Title: A Fabulously Unfabulous Summer for Henry Milch
Series: The Wyandot County Mysteries: Book Two
Author: Marshall Thornton
Publisher: Amazon/Kindle Unlimited
Length: 245 Pages
Category: Murder Mystery
Rating: 5 Stars
At a Glance: Marshall Thornton seems to be going the route of “experience is the most brutal teacher” with this character, and Henry might just be starting to learn a lesson or two from his mistakes, albeit grudgingly. I’m looking forward to seeing where Thornton will take Mooch next, and to see if he quits living up to that nickname.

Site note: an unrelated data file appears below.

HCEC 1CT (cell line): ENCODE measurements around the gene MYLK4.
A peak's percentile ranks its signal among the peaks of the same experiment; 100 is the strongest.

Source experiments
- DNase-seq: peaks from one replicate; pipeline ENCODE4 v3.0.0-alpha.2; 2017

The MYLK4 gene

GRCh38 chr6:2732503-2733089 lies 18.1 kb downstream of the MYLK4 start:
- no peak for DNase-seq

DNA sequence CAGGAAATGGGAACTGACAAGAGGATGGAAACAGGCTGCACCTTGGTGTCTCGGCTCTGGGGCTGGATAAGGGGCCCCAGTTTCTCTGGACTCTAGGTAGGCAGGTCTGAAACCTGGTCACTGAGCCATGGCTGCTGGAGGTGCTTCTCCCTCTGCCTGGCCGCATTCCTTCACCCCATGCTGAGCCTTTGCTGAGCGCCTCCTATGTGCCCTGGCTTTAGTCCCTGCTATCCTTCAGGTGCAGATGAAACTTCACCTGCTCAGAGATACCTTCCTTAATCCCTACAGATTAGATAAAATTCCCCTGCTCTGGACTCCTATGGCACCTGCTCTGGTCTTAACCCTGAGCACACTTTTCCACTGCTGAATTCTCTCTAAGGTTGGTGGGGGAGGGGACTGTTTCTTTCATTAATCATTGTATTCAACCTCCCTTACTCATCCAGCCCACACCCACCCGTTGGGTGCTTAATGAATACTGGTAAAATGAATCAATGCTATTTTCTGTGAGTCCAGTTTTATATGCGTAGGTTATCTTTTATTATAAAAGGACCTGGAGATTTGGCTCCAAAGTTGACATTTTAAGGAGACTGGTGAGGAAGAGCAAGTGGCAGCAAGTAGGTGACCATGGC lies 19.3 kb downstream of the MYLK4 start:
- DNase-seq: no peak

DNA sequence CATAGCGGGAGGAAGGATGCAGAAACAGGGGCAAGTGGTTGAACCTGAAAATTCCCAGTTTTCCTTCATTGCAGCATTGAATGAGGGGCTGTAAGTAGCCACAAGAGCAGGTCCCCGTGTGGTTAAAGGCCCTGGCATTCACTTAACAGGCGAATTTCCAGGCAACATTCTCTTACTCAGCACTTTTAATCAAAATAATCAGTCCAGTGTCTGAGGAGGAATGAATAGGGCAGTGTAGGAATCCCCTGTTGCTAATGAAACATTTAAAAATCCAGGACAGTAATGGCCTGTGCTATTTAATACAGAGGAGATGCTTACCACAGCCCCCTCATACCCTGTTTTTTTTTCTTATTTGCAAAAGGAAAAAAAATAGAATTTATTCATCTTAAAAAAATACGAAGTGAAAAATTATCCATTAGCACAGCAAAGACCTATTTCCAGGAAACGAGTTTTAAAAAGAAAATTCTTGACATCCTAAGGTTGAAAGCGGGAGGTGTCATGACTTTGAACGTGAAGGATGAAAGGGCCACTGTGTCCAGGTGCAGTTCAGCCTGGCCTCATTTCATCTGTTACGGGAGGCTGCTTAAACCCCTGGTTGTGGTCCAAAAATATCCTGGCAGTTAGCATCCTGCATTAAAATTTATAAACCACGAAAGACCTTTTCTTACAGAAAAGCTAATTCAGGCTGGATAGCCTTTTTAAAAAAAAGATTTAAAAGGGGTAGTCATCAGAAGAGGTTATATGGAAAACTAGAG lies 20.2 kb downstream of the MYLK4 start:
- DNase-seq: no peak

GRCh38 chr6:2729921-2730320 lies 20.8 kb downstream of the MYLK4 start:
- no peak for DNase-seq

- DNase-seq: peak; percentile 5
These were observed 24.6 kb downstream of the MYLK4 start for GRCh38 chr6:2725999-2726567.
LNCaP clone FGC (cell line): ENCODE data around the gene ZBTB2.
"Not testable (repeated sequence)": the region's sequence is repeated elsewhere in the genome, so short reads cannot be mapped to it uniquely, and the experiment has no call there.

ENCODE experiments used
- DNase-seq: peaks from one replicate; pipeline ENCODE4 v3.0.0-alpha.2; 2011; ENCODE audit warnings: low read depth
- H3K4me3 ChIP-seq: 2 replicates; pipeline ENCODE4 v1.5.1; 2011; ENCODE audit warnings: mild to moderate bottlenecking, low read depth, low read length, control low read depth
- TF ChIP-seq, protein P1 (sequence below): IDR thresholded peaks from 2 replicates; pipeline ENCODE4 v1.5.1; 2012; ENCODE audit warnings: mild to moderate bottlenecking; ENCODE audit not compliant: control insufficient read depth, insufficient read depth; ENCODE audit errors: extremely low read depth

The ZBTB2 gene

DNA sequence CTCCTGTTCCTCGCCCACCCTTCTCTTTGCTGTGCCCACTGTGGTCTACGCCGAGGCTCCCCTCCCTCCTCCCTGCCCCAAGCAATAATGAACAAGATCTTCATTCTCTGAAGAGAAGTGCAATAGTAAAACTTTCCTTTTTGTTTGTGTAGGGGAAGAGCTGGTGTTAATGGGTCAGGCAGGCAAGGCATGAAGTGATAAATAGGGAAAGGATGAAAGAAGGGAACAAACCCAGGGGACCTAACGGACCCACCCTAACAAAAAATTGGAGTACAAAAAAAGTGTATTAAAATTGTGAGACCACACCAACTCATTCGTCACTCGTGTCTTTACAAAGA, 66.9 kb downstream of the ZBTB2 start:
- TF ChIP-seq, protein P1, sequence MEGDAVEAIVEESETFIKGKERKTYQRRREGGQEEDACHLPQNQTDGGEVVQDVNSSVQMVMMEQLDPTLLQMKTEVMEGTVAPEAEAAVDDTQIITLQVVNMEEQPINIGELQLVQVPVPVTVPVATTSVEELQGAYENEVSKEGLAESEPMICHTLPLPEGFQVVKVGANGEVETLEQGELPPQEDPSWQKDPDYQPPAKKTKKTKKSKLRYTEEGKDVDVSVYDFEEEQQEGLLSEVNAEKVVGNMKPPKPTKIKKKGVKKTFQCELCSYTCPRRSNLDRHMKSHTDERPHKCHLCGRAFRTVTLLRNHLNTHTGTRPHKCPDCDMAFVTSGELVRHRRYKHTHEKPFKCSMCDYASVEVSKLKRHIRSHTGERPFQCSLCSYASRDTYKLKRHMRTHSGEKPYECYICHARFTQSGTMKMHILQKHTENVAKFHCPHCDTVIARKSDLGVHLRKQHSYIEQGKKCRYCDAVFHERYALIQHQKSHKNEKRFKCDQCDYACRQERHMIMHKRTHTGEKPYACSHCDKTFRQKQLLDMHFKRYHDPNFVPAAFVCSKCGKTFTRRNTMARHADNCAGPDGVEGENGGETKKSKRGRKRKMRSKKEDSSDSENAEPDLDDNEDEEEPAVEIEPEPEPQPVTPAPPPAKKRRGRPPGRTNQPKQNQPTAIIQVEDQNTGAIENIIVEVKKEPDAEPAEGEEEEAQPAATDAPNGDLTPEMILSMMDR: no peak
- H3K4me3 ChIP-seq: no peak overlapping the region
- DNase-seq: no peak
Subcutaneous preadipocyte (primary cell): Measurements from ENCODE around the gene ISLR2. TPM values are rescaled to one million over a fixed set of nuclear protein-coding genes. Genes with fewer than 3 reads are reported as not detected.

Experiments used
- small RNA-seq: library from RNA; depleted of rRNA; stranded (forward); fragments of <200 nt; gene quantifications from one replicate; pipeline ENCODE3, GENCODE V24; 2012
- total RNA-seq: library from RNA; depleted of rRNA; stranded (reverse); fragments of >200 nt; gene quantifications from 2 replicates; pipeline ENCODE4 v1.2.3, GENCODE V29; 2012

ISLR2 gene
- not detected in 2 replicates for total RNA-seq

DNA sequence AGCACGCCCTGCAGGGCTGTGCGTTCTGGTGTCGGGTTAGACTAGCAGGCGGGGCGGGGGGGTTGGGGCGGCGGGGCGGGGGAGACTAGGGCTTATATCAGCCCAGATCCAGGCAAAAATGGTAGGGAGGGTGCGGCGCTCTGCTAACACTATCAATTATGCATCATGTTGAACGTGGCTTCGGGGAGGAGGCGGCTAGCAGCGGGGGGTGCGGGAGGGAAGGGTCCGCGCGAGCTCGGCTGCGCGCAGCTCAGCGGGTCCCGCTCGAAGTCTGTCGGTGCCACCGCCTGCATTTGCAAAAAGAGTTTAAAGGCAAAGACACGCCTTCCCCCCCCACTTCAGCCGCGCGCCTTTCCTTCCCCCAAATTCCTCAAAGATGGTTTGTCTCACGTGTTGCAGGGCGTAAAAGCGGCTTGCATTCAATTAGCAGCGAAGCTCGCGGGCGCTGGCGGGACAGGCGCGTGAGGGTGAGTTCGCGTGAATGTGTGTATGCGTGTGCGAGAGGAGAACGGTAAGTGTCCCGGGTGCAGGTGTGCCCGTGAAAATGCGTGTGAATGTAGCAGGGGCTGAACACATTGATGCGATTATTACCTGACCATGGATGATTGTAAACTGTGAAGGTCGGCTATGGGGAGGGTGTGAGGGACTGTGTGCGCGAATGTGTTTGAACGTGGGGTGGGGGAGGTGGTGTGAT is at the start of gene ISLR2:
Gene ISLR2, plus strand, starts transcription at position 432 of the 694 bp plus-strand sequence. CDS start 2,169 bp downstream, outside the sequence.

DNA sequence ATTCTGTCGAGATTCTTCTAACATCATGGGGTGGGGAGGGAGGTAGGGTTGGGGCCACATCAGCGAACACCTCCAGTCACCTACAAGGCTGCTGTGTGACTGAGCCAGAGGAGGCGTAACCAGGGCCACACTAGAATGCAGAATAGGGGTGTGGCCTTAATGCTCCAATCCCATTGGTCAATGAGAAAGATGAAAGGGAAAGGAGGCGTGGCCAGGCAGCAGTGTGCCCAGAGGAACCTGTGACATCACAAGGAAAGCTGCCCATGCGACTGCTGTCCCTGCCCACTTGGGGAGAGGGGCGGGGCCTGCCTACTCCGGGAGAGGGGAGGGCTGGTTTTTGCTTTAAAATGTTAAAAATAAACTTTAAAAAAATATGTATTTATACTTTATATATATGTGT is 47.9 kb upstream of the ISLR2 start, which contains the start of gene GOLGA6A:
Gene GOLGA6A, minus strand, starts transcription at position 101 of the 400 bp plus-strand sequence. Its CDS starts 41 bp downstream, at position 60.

Reviewed By: Lisa
Blurb: In the second Wyandot County Mystery, things are still not going well for Henry Milch. While stuck in Northern Lower Michigan helping his Nana Cole recover from a stroke, he learns that her favorite pastor has been killed. When Nana Cole asks him to investigate, he refuses—until she offers him money. Money that will help him get back to real life in West Hollywood. That sets Henry off on a journey that includes: off-key choir rehearsals, pole barns, bad haircuts, a hunky doctor and too many get-well-soon casseroles.